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Apprehension Must Be Real: Delhi High Court Imposes 25K Cost On Litigant Alleging Judicial Bias Without… – Live Law – Indian Legal News

Calling it an extreme example of abuse of process, the Delhi High Court has imposed cost of Rs. 25,000 on a litigant who had accused a Trial Court judge of being biased against him. The High Court opined that the allegations were levelled without any material.Justice C Hari Shankar was of the view that though the standard of bias is one of apprehension rather than of proof, the apprehension…
Calling it an extreme example of abuse of process, the Delhi High Court has imposed cost of Rs. 25,000 on a litigant who had accused a Trial Court judge of being biased against him. The High Court opined that the allegations were levelled without any material.

Justice C Hari Shankar was of the view that though the standard of bias is one of apprehension rather than of proof, the apprehension has to be real and not merely chimerical or fanciful or a method to somehow try one’s luck before another Court.
Furthermore, the Court said that every judicial officer is expected to act without fear or favour, affection or ill will and that it is the solemn oath which every judicial officer subscribes to, at the time of entering into his office.
“If a request for transfer such as this, alleging, without a scintilla of material, bias on the part of the judicial officer, is to be entertained, this Court is constrained to observe that it would be impossible for judicial officers to function dispassionately or discharge their duties without fear or favour,” the Court added.
While noting that the court refrains from imposing costs on parties who prosecute their cases in person, like the case of the petitioner in the matter, the Court observed:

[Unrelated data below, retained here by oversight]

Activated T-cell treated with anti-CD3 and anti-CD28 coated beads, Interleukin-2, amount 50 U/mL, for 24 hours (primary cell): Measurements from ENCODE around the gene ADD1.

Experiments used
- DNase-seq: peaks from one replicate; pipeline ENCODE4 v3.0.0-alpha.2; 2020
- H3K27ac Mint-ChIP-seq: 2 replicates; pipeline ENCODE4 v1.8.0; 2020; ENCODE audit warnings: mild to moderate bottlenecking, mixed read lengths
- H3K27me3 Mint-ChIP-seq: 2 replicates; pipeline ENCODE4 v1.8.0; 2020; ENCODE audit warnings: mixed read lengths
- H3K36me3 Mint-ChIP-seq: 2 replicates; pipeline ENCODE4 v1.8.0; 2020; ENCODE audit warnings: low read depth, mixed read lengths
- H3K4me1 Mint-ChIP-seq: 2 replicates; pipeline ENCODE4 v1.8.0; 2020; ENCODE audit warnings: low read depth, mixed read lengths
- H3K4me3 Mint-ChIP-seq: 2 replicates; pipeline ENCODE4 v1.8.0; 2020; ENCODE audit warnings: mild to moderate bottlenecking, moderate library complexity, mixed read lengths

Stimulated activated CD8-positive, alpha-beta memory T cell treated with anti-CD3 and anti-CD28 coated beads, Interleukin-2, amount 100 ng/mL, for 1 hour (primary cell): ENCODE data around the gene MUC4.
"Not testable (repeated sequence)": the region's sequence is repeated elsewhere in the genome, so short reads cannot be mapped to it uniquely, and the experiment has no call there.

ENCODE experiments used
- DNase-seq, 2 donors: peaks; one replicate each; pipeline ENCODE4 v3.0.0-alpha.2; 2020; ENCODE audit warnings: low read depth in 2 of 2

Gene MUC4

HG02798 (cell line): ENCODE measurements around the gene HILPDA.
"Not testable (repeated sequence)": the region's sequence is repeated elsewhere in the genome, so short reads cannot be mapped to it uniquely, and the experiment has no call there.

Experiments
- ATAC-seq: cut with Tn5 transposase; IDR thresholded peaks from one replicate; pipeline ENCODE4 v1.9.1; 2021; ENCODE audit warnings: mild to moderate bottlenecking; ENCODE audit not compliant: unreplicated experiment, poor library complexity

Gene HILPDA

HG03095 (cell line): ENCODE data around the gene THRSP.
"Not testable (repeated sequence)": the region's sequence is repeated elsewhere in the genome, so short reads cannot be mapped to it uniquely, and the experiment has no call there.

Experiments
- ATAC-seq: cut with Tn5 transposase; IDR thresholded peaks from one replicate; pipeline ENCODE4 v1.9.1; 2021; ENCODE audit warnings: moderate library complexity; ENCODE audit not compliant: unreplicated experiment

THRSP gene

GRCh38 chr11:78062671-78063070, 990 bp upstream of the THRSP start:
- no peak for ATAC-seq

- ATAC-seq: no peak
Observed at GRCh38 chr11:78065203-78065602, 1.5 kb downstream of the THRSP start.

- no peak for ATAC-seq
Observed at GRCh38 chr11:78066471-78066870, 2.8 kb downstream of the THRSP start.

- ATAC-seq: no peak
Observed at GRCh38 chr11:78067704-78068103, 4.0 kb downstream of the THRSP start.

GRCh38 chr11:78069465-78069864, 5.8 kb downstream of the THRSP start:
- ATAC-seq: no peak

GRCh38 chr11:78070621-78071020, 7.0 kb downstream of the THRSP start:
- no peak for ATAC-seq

The Court was dealing with a petition seeking intervention in respect of an order dated 9th March, 2022 passed by the District Judge, Karkardooma Courts. An application was preferred by the petitioner, who appeared in person before the trial court under Section 24 read with Section 151 of the Code of Civil Procedure, 1908 (CPC), seeking transfer of a civil suit from the Court of the Additional Senior Civil Judge, where it was presently pending, to another Court.
The ground on which the petitioner sought transfer of the matter was that the ASJ, who was presently dealing with the matter, was biased against him. The petitioner had cited three instances to substantiate his allegation.
The first instance cited was that, vide order dated 15th September, 2021, the ASJ had dismissed a review application filed by the petitioner on the ground of limitation, despite the Supreme Court having, by its orders in Suo Motu Writ Petition (C) No.3/2020 extended limitation during the period of the COVID-19 pandemic.
The second instance was that the Additional Senior Civil Judge ought to have rectified an earlier order dated 9th December, 2021 instead of merely contenting himself by taking the application on record. It was argued that till such rectification was done, the erroneous recital in the order would continue to remain part of the record and would prejudice him in future proceedings.
The third instance of bias was alleged with respect to an application under Section 65 of the Indian Evidence Act, preferred by the respondent, to bring on record, in the proceedings, a copy of an undertaking given by them in the suit.
The impugned order of the District Judge observed that the petitioner had not been able to make out any convincing case of a legitimate apprehension of bias against the ASCJ.
Hearing the litigant in person, the Court observed thus:
“Prima facie, this petition is an abuse of process of court. The petitioner has apparently no genuine bonafide case of bias against the learned ASCJ. A case of bias is being sought to be built up merely because the proceedings are not progressing as the petitioner would have them progress.”
It added “I am constrained, therefore, despite the fact that the petitioner appears in person, to dismiss this petition with costs of 25,000/ – to be deposited by the petitioner with the Registry of this Court by way of a crossed cheque favouring the Delhi High Court Legal Services Committee.”
Accordingly, the plea was dismissed.
Case Title: ANKUR MUTREJA v. AVIATION EMPLOYEES BUILDING SOCIETY LTD
Citation: 2022 LiveLaw (Del) 215
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